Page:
Serving streaming flash video

This article will be a quick and dirty, high-level overview of how to embed flash video on your website, and how it all works. I'll assume you're somewhat familiar with encoding and handling video files, and have a basic level of HTML and Javascript knowledge. I won't cover the finer points like setting up your webserver, or transcoding your video files - this is also assumed knowledge.


"Flash video" is not really that special. It's not magic, it's not scary.

The easy stuff

  • Flash video plays in your browser
  • You need the flash plugin to watch flash video
  • Flash video comes in ".flv files"

How that works

  • The flash video player is just a little embedded app, like flash games and flash ads. They're all just pieces of flash content embedded in a webpage, exactly the same.

  • The flash video player app, like what's used on youtube et al., is a little bit special. The video content isn't stored in the app, but it's downloaded and presented when you run the app.
  • How does the player app know how to get the video? The URL of the actual file is passed to the flash player app via the webpage as a parameter.
  • So, the video file is separate from the player app.

Details of the player app

  • Every streaming video service seems to have their own player app
  • They might look a bit different, and behave differently (they all have their own annoying quirks), but they all do the same thing: Get a video file, decode it, and play it into your browser window. They may have options to move around the timeline, control the volume, go fullscreen, etc.
  • Some player apps can be had for free, some are commercial pay-ware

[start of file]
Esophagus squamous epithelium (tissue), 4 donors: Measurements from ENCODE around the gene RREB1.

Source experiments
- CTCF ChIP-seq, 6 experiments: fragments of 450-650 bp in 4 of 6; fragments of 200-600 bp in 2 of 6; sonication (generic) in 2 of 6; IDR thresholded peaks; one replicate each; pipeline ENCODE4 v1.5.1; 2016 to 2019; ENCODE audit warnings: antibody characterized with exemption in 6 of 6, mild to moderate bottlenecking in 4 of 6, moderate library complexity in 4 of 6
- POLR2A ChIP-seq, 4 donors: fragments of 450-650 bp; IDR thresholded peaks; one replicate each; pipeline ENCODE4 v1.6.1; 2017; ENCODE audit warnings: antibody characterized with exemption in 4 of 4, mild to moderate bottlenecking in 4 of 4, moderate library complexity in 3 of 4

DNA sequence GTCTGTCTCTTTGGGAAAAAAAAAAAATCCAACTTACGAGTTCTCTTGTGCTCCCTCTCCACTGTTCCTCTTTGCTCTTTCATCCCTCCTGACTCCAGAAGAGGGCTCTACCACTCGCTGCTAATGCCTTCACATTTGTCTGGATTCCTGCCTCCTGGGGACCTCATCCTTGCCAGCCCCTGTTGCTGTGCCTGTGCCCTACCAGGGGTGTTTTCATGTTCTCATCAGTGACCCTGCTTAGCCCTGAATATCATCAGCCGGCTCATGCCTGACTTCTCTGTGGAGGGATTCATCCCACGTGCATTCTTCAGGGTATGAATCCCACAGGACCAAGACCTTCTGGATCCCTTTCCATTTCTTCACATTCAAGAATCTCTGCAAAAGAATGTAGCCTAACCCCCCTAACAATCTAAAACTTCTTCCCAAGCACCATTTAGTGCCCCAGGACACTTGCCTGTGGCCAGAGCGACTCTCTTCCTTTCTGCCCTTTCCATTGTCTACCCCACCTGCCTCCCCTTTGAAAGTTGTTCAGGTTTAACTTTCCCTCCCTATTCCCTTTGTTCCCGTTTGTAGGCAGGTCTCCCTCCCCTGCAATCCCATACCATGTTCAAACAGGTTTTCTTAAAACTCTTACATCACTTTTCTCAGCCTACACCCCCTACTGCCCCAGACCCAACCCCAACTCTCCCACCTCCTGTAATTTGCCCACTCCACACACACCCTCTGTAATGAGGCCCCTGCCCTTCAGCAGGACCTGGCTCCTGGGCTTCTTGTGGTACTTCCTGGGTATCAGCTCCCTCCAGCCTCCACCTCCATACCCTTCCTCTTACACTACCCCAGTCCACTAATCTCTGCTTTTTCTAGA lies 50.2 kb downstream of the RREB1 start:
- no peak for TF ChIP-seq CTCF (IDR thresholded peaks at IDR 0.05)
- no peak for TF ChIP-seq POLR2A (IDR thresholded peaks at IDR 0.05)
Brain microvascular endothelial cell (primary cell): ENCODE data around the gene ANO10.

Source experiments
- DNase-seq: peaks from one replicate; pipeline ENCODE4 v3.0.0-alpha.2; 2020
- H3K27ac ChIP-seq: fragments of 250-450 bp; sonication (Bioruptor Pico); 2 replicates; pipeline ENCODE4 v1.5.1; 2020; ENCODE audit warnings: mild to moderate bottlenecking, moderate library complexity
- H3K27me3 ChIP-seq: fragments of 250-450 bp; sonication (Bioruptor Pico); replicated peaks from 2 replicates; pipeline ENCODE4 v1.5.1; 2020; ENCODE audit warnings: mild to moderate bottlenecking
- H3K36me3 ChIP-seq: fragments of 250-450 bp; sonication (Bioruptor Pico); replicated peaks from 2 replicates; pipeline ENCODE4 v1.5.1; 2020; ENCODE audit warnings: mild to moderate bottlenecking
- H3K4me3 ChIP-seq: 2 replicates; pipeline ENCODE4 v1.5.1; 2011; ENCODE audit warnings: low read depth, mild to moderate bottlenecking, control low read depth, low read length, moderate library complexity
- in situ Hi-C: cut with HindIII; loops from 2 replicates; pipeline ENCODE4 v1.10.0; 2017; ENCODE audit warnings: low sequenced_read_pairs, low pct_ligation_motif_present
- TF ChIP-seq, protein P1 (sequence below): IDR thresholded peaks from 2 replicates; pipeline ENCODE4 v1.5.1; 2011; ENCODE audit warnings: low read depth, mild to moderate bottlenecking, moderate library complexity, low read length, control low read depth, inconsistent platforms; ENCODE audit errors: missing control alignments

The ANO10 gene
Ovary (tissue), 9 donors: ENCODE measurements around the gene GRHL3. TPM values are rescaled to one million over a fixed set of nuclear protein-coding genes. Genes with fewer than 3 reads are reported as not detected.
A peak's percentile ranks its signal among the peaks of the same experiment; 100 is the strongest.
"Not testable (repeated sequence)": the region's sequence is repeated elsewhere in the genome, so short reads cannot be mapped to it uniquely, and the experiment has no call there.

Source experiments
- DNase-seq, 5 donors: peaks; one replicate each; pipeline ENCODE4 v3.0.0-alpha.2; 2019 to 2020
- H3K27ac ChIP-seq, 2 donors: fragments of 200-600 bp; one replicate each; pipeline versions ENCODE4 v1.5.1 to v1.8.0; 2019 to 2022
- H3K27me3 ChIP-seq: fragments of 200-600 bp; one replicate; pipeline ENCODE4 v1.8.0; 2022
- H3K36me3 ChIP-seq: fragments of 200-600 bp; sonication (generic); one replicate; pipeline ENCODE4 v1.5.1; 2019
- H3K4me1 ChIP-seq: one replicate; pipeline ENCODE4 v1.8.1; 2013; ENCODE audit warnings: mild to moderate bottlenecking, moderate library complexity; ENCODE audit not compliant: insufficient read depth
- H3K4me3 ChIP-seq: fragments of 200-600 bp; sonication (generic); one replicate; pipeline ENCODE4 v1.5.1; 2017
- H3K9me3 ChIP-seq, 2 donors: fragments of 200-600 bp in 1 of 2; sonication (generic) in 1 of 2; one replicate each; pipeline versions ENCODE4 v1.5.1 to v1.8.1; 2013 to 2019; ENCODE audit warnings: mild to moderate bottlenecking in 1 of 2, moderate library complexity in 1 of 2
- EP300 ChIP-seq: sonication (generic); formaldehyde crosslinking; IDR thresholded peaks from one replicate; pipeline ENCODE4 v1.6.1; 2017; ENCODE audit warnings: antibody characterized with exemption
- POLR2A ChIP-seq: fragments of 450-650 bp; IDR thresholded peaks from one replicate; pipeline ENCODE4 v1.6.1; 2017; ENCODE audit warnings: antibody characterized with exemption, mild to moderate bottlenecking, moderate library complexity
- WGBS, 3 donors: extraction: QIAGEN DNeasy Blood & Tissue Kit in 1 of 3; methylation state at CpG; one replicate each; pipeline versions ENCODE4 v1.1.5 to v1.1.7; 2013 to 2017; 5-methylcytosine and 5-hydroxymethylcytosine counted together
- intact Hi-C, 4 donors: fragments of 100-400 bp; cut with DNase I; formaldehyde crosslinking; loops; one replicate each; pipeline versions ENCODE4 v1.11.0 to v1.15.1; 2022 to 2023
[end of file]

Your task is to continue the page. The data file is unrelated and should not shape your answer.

• You embed the app in your webpage, then the app is then downloaded like a normal piece of page content (eg. playerapp.swf)
  • Different apps may have different ways of downloading the video file, I'll refer to this as delivery later on

  • N.B. This is a change from the pre-youtube days, when the flv video file was actually embedded in the SWF player app; you had to download the whole SWF file before playback would start

Details of the video file

  • .flv is not a codec, it is a container (much like AVI) - you put video and audio streams inside the container
  • You can use different codecs inside a FLV file. What you use will be dictated by the codecs your flash player app supports
  • H.263 and VP6 are popular options
  • Newer versions of The Adobe Flash Player apparently support H.264 video and HE-AAC audio codecs (higher quality, better compression, more CPU-intensive)
  • More details:


  • The easiest way to do this is via HTTP! This has the advantage of using technologies you're already familiar with, and needs zero effort to implement
  • Playback can start immediately; you receive and buffer enough video to start playback, then keep downloading the stream in the background
  • This has some limitations, however. HTTP was designed for start-to-end file delivery, so it's not ideal for jumping around in the video, and can't support real-time broadcasts
    • This can be approximated with HTTP's partial download feature (probably more commonly known as "resume" support) - ie. you can request an arbitrary range of bytes from a file. All servers can do this nowadays
  • This isn't without limitations. Due to the way video compression works, you can only jump to "keyframes" in the video stream. This means the player needs special metadata about the byte-positions of the keyframes in the stream, and the flash player app needs to know how to use that metadata
    • The "higher class" and commercial player apps usually do this
  • This is fine for most usage, but for the best user experience you want a protocol that natively supports streaming concepts, like gracefully handling dropped packets, and the ability to seek through the file more readily.
  • This is where a dedicated "streaming protocol" comes in, such as RTMP, RTP, and a whole lot of other acronyms
  • Streaming protocols are just a different (optimised) way to get chunks of data from the server to the player. It still does the same thing as HTTP